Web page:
Rosenblum Lab Molecular and Cellular Mechanisms Underlying Learning and Memory

    In order to measure mRNA translation in live neurons we adopted and modified a cutting edge method developed by Anima Biotech and termed Protein Synthesis Monitoring (PSM). The technology enables viewing global translation using fluorescently labeled tRNAs (Figure 1). Fluorescently labeled tRNA molecules provide insight about the dynamic localization of translation machinery and allow quantitative measurement of protein synthesis in live cells.

    The mammalian brain, even of simple animals, is the most complex biological structure. This highly elaborate organ forms several dimensions of complexity at the different levels of organization, ranging from molecules and cells up to behavior. The cellular properties as well as the molecular apparatus of neurons, subserving individual circuits, operate in the highly branched networks and form the physical and biological basis of cognition.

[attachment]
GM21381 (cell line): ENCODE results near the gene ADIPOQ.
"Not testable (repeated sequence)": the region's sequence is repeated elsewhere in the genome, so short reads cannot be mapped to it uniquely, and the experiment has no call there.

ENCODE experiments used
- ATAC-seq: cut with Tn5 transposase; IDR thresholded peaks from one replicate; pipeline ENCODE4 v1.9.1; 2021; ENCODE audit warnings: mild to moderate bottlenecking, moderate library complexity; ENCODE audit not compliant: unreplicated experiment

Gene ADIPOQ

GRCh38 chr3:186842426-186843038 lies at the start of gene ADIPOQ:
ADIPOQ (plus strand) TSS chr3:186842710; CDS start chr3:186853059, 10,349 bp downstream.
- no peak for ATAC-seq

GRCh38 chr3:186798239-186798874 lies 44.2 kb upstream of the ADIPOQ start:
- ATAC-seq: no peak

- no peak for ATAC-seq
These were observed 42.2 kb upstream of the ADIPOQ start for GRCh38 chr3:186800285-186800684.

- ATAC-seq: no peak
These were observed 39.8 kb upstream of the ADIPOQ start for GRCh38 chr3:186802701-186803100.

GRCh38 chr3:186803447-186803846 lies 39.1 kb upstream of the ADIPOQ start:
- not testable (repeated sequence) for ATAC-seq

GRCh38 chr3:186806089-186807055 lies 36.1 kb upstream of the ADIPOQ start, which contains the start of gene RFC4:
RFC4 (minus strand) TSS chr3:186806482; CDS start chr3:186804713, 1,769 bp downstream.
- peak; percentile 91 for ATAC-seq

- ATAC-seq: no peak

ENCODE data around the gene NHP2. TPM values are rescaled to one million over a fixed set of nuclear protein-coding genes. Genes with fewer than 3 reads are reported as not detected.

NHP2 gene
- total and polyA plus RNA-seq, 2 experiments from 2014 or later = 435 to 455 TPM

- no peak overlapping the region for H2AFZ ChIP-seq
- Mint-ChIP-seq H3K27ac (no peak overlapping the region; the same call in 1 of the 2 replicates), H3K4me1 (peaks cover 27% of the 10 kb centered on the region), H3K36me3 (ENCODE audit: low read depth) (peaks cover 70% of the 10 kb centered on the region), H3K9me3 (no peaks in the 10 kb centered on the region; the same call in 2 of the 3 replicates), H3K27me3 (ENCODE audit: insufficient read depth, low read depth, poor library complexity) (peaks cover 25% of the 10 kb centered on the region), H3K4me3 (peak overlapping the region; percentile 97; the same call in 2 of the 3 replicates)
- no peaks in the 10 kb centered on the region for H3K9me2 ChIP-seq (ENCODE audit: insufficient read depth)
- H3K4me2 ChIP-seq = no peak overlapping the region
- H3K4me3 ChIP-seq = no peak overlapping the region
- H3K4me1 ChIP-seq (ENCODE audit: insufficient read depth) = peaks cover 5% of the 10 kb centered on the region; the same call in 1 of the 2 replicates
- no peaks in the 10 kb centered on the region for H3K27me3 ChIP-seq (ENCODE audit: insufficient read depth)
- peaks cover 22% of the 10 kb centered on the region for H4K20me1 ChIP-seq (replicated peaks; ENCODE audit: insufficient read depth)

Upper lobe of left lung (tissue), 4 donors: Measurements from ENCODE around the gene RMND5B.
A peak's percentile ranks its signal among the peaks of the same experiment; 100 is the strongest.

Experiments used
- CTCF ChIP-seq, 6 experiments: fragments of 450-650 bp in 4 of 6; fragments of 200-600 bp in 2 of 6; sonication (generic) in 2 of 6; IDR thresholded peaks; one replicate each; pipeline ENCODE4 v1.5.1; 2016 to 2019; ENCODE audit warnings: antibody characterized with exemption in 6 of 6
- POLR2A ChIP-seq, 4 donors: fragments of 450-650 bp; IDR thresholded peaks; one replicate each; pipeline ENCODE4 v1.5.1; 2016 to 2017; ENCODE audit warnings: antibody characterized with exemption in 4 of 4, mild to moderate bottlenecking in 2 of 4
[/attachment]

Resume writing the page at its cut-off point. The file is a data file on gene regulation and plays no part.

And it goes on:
We study molecular and cellular mechanisms underlying learning and memory, and recently, depression as well. Since the foundation of the lab, we have been studying the regulation of mRNA translation into protein as a major molecular mechanism underlying learning and memory. Over the years, we have focused on specific molecules that serve as key regulators of protein synthesis, and shown them to be potential targets for memory enhancement in health and disease (e.g., mild dementia, Alzheimer's disease).

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    © 2017 Sagol Department of Neurobiology, University of Haifa | Tel: +972-4-8280015 | Fax: +972-4-8240339 | Email: elkobi.a@gmail.com, Designed by: Shani Zylberman, Computing and Information Systems division